Here you can see that the lid flips off trash-can-style thanks to that great belt.

Speaking of no waste, you can see Kiki used the last little pieces of the belt to add to one of the inside bags she made. That cool stripy fabric used to be the bottom of Lucy's cool stripy pants that were a little too long. One bag is perfect for DPNs and the other for small notions.

Kiki has found this funky little bag to be just right for her current sock project (there is always a current sock project, right?). It holds all of this and more!


p.s. Is anyone starting on either of our free for now patterns (Kate or Crazy 8's) or any of our other patterns, or using our tutorials, or even reading this blog? Send us pictures, e-mail a link to your blog post about it, leave us comments about anything (except current events or your cat), and we might just give you more free stuff.

Sunday, February 19, 2006

Steve's First Socks

We are soooo proud.
He did it. Himself. As in, "all alone".
Well, for the most part.
Tah dah!
Steve's FIRST pair of socks. And like everything else that he knits, the yarn is not-so-shabby. Thanks to a luxuriuous holiday gift from Illanna, these beauties are made from two skeins of 100% baby camel yarn, which is indeed made from the hair of baby camels (I only asked about a million times). The yarn is Clasic Elite "Blithe" and it is perfect for socks (and as an added bonus Steve enjoys calling them his "Camel Toe Socks"). They are so soft, and the colors are very muted and traditional. Great for dressy wear. Or for like today, with shorts and a tee-shirt (and the fish bag, how manly). At least he doesn't wear socks with sandals - (cough**CuteDavid*coughcough).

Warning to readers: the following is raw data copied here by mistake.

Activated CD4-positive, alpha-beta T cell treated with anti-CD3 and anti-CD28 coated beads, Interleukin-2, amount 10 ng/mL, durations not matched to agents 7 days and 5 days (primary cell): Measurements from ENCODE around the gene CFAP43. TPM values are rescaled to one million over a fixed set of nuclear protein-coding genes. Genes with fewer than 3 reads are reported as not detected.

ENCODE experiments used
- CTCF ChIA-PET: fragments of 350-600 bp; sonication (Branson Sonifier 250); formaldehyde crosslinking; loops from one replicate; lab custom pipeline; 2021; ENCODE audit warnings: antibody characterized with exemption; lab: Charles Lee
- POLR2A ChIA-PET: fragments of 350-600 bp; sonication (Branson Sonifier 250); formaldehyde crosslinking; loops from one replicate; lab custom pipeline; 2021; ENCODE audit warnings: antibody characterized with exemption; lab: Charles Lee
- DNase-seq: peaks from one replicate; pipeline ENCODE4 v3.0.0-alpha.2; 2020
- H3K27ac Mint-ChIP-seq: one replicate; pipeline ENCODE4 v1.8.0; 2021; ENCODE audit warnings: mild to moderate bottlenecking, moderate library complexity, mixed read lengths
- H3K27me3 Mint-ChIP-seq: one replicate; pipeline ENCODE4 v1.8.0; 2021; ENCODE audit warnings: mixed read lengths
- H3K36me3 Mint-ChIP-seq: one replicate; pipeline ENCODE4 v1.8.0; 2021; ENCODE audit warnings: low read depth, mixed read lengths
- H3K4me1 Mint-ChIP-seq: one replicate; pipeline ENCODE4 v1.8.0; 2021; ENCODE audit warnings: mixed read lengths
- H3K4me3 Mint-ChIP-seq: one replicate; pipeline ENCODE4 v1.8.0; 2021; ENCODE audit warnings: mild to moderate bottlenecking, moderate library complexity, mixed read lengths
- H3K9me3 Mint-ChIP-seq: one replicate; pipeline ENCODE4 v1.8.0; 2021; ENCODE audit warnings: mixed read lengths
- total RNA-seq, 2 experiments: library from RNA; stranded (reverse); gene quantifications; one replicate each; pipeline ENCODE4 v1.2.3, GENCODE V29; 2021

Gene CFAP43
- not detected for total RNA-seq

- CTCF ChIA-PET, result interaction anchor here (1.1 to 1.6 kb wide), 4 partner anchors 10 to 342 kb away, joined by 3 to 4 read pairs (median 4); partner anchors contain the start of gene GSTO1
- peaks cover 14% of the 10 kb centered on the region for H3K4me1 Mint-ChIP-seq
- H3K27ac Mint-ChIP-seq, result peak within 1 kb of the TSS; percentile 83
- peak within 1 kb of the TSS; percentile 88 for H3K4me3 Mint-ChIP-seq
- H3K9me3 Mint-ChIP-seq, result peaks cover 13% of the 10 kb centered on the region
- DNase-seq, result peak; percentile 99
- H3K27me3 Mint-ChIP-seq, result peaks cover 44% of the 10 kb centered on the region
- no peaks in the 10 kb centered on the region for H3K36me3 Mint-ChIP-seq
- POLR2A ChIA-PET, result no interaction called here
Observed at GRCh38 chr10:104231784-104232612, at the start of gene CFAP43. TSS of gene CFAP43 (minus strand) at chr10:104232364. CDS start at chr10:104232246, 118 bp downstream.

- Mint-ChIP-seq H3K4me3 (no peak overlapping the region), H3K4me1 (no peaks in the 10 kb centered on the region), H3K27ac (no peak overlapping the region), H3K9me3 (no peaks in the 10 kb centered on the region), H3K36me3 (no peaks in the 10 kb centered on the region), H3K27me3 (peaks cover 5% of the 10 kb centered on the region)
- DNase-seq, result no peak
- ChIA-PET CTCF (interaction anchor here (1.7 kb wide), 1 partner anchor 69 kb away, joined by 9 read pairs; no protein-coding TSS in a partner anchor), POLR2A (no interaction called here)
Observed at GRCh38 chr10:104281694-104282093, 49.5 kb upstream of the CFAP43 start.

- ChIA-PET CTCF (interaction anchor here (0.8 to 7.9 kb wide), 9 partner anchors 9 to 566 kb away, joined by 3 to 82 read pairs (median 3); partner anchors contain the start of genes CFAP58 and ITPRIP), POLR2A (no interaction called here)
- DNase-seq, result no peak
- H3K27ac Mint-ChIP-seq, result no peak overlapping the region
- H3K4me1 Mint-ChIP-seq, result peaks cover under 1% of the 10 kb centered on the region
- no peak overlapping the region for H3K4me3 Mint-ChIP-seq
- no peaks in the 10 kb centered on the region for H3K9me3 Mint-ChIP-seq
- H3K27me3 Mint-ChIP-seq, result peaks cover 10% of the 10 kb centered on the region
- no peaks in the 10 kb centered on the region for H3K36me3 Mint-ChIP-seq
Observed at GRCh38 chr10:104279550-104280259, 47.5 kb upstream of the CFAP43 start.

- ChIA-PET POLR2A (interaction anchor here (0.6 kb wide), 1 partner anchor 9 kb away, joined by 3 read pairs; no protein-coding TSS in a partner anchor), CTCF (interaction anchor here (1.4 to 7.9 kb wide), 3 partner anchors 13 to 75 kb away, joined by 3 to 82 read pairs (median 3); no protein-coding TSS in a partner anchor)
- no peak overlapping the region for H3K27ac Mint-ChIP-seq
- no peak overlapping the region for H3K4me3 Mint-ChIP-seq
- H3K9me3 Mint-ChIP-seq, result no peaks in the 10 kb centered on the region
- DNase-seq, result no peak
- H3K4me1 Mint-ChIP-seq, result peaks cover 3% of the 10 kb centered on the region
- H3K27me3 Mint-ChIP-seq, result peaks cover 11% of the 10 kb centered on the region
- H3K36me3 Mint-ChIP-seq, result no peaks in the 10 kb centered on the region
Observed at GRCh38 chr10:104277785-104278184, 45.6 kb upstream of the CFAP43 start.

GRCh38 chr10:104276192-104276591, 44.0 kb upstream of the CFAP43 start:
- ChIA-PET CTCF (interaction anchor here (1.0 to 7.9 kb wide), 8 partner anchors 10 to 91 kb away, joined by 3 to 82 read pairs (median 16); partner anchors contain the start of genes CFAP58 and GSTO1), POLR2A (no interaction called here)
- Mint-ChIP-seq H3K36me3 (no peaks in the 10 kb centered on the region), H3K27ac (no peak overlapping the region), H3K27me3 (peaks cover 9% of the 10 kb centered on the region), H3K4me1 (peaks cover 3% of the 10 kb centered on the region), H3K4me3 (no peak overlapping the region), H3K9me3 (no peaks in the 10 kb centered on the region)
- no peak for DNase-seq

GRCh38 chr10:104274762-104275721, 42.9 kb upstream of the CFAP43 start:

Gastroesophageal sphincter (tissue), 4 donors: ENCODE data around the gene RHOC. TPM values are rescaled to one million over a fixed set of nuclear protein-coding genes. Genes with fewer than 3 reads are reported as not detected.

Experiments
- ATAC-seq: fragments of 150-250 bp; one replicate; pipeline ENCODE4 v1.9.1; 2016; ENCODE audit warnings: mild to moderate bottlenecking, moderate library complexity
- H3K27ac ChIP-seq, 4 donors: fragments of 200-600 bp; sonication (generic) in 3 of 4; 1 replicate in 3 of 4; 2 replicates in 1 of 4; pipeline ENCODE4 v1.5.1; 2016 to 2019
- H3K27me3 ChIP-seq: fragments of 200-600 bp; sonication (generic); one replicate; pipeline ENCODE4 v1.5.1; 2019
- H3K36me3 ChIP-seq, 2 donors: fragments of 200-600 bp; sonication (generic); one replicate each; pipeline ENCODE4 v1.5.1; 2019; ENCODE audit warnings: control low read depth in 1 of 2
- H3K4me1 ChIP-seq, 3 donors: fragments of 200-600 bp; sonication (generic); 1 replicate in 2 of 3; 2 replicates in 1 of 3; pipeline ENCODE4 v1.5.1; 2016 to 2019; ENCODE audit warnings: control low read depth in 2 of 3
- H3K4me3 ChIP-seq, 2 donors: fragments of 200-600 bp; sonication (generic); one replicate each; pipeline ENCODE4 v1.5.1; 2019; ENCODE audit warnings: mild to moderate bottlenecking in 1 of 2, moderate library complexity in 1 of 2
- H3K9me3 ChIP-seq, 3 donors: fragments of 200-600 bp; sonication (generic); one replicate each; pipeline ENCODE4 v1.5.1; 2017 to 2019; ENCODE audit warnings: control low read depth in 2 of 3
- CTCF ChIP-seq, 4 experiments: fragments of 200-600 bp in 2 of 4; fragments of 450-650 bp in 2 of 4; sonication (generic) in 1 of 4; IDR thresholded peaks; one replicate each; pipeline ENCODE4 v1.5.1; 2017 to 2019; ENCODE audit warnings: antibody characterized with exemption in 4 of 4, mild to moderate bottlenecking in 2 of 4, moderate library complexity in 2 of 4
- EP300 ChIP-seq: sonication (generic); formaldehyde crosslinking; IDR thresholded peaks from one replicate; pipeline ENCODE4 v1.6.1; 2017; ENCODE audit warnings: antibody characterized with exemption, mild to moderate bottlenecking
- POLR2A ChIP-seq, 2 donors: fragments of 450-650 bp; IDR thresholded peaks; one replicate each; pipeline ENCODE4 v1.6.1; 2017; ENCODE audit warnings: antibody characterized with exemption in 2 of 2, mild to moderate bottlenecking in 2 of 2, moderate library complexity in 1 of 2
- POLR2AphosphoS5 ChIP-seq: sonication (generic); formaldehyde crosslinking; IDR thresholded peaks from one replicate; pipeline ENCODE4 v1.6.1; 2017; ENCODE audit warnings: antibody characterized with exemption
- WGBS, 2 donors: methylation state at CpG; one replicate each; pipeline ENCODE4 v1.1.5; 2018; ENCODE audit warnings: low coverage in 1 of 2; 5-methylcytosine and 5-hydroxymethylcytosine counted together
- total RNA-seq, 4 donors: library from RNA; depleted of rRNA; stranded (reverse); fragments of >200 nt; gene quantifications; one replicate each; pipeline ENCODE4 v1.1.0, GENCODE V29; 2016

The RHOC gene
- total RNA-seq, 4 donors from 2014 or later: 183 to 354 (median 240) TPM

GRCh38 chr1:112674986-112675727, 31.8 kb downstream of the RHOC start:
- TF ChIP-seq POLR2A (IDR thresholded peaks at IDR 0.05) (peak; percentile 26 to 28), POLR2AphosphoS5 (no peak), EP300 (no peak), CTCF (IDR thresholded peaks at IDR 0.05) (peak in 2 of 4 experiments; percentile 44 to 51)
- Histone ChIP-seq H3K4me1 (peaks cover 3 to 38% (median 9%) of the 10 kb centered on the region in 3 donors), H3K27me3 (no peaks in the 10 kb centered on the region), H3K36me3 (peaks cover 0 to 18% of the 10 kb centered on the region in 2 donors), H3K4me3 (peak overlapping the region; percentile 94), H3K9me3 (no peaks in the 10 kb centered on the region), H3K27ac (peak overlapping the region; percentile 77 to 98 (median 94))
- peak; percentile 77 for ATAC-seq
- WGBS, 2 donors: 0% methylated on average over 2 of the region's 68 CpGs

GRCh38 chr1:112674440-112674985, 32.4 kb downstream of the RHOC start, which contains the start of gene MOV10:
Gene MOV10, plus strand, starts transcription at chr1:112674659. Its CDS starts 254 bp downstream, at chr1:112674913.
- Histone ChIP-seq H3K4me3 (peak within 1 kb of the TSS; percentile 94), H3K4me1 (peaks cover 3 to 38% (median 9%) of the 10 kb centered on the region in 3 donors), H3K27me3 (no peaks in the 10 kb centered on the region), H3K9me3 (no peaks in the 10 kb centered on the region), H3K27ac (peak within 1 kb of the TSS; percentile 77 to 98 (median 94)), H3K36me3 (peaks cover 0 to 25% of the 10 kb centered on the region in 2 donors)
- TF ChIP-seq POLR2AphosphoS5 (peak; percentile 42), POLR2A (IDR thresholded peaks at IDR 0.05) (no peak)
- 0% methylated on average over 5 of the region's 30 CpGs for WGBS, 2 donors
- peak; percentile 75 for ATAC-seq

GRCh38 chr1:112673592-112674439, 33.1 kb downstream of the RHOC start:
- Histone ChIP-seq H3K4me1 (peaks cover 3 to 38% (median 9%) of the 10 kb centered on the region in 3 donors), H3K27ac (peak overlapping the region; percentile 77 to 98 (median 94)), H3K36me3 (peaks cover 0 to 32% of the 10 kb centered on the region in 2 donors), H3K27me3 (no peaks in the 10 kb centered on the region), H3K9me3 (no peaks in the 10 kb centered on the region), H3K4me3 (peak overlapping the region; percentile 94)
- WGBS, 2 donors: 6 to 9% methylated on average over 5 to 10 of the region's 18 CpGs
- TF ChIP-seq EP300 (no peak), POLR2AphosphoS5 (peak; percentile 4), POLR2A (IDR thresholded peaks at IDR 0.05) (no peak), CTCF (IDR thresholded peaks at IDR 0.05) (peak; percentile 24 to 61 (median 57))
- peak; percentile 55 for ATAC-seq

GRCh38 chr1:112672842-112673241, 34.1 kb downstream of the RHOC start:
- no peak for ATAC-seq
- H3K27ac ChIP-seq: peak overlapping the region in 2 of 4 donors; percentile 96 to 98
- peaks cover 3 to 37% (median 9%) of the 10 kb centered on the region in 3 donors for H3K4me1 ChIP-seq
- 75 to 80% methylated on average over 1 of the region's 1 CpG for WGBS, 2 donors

The sock pattern is the one that I made up one time, and continue to use almost exclusively, with variations thrown in for cables or colorwork, or for length. But always toe-up, always (for me) both at the same time. Steve made his one at a time, just to see if he liked socks, and liked this yarn as socks. Yes and yes. I laughed at him the entire way through sock number one, sure that he would be struck with a crippling case of SSS, but nooooo. He started on, and finished, sock number two in record time. He's trying to beat Stephanie as she goes for the gold! His two socks are even the same size (unlike the only pair I attempted to do separately).

Just so you know, he finished them so quickly due to what has been called "The Great Kiki Laundry Strike of 2006". I'm not really on strike, but his socks were a move toward self-preservation. Have cold feet and no clean laundry? Knit some socks. And besides, I still have clean clothes, so I'm not worried.

One skein of this yarn still remains. I am hoping to make a small pair of my own "Camel Toe Socks", but I just know Steve will have it knitted into something and probably felted before I get a chance.

Remember when we said that we couldn't post because everything we were knitting was a big, dark secret? Well, one such secret has been revealed. Cynthia received her going-away package this week. It was only 2 months late. It's not still cold enough for the first item, but maybe she'll get "lucky" with a rainy day soon.